Sea of Tranquility

Sea of Tranquility

From a quick, sloth-like search on the internet-web, I’m guessing the author is an elder millennial. I was much impressed — and entertained — with her Station Eleven, and from what I understand of the economics and mechanics, the limited edition TV thing makes for financial success. Other books, but only recently did this new release catch my attention. Saw it on sale in the book section at the Costco. Means it’s a big seller. Got a digital library copy.

Touted as Science Fiction, that’s only the loosest of terms. I seem to recall similar, haunting prose from earlier pulp authors where the veil between science fiction and fantasy seemed thinner; there was less definition.

Light and airy, seamed between the past, the present, and the future, writing about pandemics, and various times lines, plus bureaucracy? The quality of the text is inspiring. Evocative voice, and one I am not sure I recognize from that previous work.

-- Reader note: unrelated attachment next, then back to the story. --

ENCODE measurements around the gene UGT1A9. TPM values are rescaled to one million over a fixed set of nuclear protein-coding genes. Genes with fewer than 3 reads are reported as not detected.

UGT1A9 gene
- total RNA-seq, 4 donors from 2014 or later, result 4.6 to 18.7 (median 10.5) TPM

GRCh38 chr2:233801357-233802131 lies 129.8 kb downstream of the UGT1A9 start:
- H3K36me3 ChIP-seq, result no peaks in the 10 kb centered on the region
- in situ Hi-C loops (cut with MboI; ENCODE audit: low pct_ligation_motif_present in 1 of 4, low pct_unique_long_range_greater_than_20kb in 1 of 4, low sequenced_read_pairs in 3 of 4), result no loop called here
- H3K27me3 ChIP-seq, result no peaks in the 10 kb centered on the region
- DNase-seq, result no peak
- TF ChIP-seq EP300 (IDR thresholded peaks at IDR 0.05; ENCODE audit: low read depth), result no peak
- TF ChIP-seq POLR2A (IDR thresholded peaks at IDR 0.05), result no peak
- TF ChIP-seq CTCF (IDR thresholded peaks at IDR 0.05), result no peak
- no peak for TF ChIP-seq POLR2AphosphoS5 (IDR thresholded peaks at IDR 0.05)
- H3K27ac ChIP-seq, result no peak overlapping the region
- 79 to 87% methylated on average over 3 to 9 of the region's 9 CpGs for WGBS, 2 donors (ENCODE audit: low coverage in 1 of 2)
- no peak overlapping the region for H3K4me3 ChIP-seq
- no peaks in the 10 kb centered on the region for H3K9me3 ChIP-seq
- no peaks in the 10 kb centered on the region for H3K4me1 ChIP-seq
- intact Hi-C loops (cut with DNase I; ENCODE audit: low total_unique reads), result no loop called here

But the prose itself, the storytelling, is lyrical and poetic, and yet, and yet, it is a story as old as time itself. It’s an ouroboros, elliptical and yet, circular, still, consuming its own tale.

Entertaining, and thought-provoking, and little slices of time. Science Fiction, but only in the most general of terms. Reminded me of vintage Bradbury, but only as an echo, no direct lineage.

support your local library

Previously, Station Eleven.

Sea of Tranquility


  • Aperture: ƒ/1.8
  • Camera: iPad Pro (11-inch)
  • Flash fired: no
  • Focal length: 3mm
  • ISO: 64
  • Shutter speed: 1/60s

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